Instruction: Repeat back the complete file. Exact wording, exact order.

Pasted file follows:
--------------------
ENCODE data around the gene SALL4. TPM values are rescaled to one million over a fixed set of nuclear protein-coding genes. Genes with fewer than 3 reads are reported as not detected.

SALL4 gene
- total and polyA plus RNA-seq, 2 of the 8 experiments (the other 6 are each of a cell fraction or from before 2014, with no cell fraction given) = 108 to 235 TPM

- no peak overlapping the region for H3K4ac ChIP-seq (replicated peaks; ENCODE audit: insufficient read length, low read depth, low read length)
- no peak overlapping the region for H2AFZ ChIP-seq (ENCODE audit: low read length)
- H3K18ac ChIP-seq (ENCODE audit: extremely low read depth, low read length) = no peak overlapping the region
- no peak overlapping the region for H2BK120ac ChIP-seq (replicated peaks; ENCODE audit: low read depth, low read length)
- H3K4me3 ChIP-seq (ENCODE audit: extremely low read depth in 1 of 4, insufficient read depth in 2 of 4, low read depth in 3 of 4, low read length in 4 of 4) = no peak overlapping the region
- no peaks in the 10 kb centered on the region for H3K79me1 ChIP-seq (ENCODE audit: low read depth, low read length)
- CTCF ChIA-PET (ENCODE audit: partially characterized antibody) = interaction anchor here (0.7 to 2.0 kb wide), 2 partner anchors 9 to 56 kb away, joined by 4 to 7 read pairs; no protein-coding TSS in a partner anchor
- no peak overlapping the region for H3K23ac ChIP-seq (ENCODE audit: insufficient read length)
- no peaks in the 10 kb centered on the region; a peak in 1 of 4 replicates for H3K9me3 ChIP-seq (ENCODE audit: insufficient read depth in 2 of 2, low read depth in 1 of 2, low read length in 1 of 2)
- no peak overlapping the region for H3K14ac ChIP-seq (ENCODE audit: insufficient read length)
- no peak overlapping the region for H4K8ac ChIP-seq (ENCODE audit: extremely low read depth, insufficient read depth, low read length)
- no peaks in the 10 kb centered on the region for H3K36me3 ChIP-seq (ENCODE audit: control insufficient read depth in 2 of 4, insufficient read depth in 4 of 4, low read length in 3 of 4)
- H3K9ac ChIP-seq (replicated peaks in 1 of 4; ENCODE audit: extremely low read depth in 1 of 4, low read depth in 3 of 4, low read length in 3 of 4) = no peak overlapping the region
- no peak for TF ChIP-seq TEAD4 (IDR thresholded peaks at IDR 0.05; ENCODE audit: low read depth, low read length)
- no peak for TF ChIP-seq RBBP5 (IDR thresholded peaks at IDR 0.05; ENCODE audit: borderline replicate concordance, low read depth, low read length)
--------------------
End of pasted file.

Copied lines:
ENCODE data around the gene SALL4. TPM values are rescaled to one million over a fixed set of nuclear protein-coding genes. Genes with fewer than 3 reads are reported as not detected.

SALL4 gene
- total and polyA plus RNA-seq, 2 of the 8 experiments (the other 6 are each of a cell fraction or from before 2014, with no cell fraction given) = 108 to 235 TPM

- no peak overlapping the region for H3K4ac ChIP-seq (replicated peaks; ENCODE audit: insufficient read length, low read depth, low read length)
- no peak overlapping the region for H2AFZ ChIP-seq (ENCODE audit: low read length)
- H3K18ac ChIP-seq (ENCODE audit: extremely low read depth, low read length) = no peak overlapping the region
- no peak overlapping the region for H2BK120ac ChIP-seq (replicated peaks; ENCODE audit: low read depth, low read length)
- H3K4me3 ChIP-seq (ENCODE audit: extremely low read depth in 1 of 4, insufficient read depth in 2 of 4, low read depth in 3 of 4, low read length in 4 of 4) = no peak overlapping the region
- no peaks in the 10 kb centered on the region for H3K79me1 ChIP-seq (ENCODE audit: low read depth, low read length)
- CTCF ChIA-PET (ENCODE audit: partially characterized antibody) = interaction anchor here (0.7 to 2.0 kb wide), 2 partner anchors 9 to 56 kb away, joined by 4 to 7 read pairs; no protein-coding TSS in a partner anchor
- no peak overlapping the region for H3K23ac ChIP-seq (ENCODE audit: insufficient read length)
- no peaks in the 10 kb centered on the region; a peak in 1 of 4 replicates for H3K9me3 ChIP-seq (ENCODE audit: insufficient read depth in 2 of 2, low read depth in 1 of 2, low read length in 1 of 2)
- no peak overlapping the region for H3K14ac ChIP-seq (ENCODE audit: insufficient read length)
- no peak overlapping the region for H4K8ac ChIP-seq (ENCODE audit: extremely low read depth, insufficient read depth, low read length)
- no peaks in the 10 kb centered on the region for H3K36me3 ChIP-seq (ENCODE audit: control insufficient read depth in 2 of 4, insufficient read depth in 4 of 4, low read length in 3 of 4)
- H3K9ac ChIP-seq (replicated peaks in 1 of 4; ENCODE audit: extremely low read depth in 1 of 4, low read depth in 3 of 4, low read length in 3 of 4) = no peak overlapping the region
- no peak for TF ChIP-seq TEAD4 (IDR thresholded peaks at IDR 0.05; ENCODE audit: low read depth, low read length)
- no peak for TF ChIP-seq RBBP5 (IDR thresholded peaks at IDR 0.05; ENCODE audit: borderline replicate concordance, low read depth, low read length)